Now while some may argue that In-N-Out isn’t exactly fast, it is indeed convenient and that’s what unites "fast" foods. Since I was in Sonoma, I opted for a completely Sonoma-centric lineup this time around and limited myself to only five wines to pair with In-N-Out’s signature hamburgers: a straight burger, a Double-Double and the pièce de résistance, a Double-Double, Animal Style. What do you think my results looked like?
In honor of some of the wineries I visited, I included their wines in this trial. As always, let me remind you that I am not recommending specific wines with these dishes, but simply pointing out how certain styles of wines may work with (or clash with) the various dishes I try.
Todays lineup included:
2010 Dry Creek Fume Blanc: Unusual for a Fume in that it sees no oak, this is absolutely racy with intense gooseberry and chili character.
2009 Chateau St. Jean Chardonnay: A little leaner than your typical North Coast Chardonnay, this still pairs bright fruit with creamy oak-aged character.
2008 Kenwood Zinfandel: Nice and fresh with soft tannins and juicy sweet red fruits, this is styled like a classic table wine.
2007 Sebastiani Cabernet: Showing a bit more tannin than the Zin with darker, slightly denser fruit and a longer oak and tannin finish typical of young reds.
2007 Alexander Valley Vineyards Syrah: Opulent and soft, this Syrah shows a little spice and nice dry black fruit typical of the variety, finishing with a savory flourish.
There’s not much to say about the food. In-N-Out does few things, but they do them very well. Excellent fresh-cut fries (extra crispy for me), fresh beef, real cheese, nice crisp lettuce, plump tomato slices and the extra snap of raw onion make up the typical burger.
I also ordered one of the off-the-menu classics, the Animal Style Double-Double (two patties and two slices of cheese) that sees the burgers cooked with mustard and then topped with pickles, extra house spread and grilled onions. It’s a pleasure bomb so don’t over do it!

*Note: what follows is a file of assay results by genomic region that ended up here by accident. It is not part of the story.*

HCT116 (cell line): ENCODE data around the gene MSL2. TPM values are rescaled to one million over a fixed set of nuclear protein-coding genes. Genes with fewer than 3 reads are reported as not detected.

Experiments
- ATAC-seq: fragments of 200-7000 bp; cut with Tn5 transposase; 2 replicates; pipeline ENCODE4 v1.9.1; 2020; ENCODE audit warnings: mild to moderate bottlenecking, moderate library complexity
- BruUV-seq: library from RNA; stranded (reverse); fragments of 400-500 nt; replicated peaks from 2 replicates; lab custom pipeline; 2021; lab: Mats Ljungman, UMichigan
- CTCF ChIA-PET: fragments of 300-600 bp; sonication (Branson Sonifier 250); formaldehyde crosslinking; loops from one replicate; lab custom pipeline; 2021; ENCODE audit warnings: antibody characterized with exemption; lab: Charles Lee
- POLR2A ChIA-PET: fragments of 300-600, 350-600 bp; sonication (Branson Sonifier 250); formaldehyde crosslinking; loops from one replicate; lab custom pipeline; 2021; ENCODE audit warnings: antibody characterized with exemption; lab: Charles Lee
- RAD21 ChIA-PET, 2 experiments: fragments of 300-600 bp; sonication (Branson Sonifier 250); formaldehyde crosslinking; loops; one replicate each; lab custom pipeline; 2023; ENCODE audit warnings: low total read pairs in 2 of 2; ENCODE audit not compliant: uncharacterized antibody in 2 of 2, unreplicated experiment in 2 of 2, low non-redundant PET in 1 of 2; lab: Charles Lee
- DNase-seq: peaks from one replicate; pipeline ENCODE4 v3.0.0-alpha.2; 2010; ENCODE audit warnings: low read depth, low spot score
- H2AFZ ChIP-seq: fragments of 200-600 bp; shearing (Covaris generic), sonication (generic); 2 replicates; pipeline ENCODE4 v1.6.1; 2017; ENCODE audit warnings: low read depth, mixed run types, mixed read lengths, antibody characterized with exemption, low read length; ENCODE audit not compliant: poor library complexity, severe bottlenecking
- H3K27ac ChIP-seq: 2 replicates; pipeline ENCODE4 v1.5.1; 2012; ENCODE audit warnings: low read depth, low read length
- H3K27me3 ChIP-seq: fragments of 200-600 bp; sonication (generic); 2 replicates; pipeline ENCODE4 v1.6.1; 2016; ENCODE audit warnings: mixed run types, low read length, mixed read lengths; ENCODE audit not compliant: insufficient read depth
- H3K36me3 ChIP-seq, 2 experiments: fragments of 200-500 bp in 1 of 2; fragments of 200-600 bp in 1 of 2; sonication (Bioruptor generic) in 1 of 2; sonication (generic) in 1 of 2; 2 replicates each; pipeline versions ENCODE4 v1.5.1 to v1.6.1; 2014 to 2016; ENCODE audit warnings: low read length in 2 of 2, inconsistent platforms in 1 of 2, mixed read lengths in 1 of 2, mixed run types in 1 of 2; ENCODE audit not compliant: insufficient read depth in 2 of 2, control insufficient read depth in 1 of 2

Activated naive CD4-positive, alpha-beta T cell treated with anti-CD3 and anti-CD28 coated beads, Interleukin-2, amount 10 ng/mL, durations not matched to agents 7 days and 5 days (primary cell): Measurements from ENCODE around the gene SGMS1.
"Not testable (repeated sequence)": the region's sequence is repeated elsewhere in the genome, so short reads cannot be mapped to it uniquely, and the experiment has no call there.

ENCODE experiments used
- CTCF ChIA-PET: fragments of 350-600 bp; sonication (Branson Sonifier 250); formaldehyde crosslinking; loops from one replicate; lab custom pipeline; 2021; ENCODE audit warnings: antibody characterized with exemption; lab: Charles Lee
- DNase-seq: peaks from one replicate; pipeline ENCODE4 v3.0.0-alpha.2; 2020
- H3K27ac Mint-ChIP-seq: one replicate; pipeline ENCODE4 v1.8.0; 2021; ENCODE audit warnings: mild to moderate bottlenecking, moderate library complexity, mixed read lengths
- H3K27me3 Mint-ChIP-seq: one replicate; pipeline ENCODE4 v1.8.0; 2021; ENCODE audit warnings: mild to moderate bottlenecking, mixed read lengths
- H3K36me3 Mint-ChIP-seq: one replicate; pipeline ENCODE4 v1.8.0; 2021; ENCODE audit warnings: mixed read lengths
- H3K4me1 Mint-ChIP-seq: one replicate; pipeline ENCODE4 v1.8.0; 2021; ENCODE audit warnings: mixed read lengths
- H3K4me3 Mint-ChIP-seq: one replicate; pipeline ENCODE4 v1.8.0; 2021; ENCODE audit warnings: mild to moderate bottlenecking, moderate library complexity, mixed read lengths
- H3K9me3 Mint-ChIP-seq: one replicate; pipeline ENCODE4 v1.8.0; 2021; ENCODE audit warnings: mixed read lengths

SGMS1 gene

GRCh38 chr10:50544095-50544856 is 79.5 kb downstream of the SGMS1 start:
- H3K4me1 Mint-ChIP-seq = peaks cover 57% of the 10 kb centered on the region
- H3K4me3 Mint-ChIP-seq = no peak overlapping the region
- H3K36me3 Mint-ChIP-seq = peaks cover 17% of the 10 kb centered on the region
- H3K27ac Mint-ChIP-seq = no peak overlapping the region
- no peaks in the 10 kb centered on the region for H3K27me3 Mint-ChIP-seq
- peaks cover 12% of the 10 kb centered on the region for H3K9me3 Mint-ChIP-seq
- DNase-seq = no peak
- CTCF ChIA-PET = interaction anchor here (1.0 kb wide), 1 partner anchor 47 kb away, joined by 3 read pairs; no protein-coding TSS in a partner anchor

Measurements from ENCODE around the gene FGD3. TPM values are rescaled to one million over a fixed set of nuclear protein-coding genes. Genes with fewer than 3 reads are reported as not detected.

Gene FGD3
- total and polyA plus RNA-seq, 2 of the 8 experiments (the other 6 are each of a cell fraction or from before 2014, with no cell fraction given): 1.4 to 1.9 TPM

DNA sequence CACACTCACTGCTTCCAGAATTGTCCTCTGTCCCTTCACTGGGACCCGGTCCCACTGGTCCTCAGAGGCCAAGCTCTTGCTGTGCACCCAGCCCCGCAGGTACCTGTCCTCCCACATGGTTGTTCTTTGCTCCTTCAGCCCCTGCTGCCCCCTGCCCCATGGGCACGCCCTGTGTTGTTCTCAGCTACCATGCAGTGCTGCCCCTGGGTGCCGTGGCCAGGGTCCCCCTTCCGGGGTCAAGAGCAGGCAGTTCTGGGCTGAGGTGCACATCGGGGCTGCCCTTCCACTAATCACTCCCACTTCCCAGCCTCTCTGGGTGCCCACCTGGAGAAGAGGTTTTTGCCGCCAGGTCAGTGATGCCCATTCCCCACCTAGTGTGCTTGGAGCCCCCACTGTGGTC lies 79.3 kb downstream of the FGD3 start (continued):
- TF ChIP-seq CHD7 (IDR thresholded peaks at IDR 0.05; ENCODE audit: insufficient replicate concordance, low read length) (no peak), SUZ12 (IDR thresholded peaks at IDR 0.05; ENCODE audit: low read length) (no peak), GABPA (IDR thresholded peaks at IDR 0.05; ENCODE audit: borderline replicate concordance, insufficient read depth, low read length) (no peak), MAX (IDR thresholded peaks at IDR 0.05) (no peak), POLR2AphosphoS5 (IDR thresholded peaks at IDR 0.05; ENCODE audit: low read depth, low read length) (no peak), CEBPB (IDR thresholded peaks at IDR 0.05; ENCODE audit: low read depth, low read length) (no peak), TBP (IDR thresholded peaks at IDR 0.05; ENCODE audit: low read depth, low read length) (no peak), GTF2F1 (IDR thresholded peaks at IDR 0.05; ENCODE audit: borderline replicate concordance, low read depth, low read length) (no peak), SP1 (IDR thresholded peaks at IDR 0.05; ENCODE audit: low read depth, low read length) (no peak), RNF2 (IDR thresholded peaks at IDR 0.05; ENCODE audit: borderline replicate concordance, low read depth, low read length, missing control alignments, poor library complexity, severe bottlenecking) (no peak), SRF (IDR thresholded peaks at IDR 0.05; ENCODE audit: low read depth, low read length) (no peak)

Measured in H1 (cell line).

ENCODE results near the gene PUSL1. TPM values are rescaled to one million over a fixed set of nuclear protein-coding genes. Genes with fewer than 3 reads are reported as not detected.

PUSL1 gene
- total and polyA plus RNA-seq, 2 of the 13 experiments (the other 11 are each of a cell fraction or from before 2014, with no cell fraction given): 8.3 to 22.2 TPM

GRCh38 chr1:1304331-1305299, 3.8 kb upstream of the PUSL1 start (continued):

The burger, like most fast food burgers, is as much about the fixins' as it is the meat. Undoubtedly fresh tasting, the flavor is dominated by the sweetness from the bun and the slight twang of the house spread.
The Fume Blanc tended to overpower the whole shebang, coming on awfully strongly with its racy acidity.
The Cabernet was a bit much for the burger, its currant fruit really popped when served with the dish, and it took on quite a peppery edge.
The Syrah cut right through the burger and dominated the scene, though the fat from the burger really focused the wine and gets it to show its firm structure.
The Chardonnay actually worked quite well, showing an edge of sweetness that countered the sweetness of the bun and having more than enough fruit to handle the spread and vegetable notes.
The Zinfandel turned a little dry on the finish, but offered a really interesting interplay between its sweet fruit and the savory element of the dish. It was more fun than "good," but seems like the right match for the simple burger.
With a higher meat and cheese ratio than the single, this burger came across as beefier, richer and less overtly sweet.
The Fume Blanc remained a bit high strong for this pairing. It stands up surprisingly well to the weight of the burger but there’s something missing in the middle when paired with the Double-Double.
The Zinfandel paired well with the Double-Double but not as well as with the straight burger. It remains a fun pairing finishing with nice, pure fruit that’s an interesting contrast to the beef.
The Syrah, on the other hand, was still pretty overpowering, even in the face of all this beefy cheesiness. The textures work well but the flavors of the wine really dominate the pairing.